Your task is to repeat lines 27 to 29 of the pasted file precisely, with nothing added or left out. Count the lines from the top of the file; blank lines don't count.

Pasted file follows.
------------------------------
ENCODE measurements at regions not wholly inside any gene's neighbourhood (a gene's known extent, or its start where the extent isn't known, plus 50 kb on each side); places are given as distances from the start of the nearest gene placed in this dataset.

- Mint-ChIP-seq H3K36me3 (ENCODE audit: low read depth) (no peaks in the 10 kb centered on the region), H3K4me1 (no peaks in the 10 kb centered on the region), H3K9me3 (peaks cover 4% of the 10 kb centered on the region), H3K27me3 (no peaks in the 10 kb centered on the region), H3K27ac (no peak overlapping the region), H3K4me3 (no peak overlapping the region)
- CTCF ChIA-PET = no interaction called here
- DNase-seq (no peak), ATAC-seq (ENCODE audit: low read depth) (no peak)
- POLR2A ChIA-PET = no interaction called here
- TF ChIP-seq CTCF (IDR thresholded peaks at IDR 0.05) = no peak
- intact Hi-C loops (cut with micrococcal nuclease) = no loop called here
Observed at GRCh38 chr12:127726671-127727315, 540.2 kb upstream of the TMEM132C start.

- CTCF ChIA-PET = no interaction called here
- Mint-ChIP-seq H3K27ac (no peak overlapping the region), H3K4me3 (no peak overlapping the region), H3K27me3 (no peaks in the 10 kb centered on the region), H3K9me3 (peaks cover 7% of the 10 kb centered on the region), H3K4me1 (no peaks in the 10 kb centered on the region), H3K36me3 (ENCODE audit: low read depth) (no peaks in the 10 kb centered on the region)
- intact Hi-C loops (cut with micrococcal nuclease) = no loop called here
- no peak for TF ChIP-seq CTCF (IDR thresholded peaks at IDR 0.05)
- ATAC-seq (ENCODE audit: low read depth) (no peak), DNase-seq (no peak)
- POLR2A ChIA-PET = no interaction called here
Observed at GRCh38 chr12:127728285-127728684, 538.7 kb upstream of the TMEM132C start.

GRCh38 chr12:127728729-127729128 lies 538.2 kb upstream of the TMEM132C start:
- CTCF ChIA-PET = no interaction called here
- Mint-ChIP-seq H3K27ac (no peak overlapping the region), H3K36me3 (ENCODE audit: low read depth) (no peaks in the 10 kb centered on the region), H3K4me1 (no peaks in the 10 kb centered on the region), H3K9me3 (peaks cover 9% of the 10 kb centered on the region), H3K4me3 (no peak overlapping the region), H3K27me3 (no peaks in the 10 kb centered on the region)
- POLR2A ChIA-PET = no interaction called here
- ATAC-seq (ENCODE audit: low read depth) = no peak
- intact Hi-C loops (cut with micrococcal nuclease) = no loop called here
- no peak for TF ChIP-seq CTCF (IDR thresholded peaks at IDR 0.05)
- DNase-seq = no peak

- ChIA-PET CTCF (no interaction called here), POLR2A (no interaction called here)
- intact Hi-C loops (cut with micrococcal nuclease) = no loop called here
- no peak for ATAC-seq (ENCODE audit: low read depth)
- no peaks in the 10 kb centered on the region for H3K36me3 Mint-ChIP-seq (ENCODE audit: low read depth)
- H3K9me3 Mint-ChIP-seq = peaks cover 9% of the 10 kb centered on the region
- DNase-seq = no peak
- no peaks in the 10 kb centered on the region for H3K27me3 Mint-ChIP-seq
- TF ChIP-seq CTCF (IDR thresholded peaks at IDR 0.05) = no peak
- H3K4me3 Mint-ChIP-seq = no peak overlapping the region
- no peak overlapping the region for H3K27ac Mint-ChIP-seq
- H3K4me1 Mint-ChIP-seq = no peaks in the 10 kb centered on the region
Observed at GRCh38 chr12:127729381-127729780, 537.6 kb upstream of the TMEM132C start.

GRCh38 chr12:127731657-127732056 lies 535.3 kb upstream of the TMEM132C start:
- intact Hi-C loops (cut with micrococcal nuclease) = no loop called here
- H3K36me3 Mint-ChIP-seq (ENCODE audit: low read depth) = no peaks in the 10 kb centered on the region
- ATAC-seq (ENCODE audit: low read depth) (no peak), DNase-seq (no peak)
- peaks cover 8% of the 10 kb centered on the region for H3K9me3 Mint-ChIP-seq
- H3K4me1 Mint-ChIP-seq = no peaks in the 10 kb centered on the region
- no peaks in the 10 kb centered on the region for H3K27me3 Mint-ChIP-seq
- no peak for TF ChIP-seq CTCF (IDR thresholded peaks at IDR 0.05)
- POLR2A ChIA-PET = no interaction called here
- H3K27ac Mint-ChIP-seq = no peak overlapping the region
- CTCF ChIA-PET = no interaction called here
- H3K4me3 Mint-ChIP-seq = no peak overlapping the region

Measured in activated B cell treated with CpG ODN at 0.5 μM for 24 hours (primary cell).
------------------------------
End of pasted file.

- no peaks in the 10 kb centered on the region for H3K36me3 Mint-ChIP-seq (ENCODE audit: low read depth)
- H3K9me3 Mint-ChIP-seq = peaks cover 9% of the 10 kb centered on the region
- DNase-seq = no peak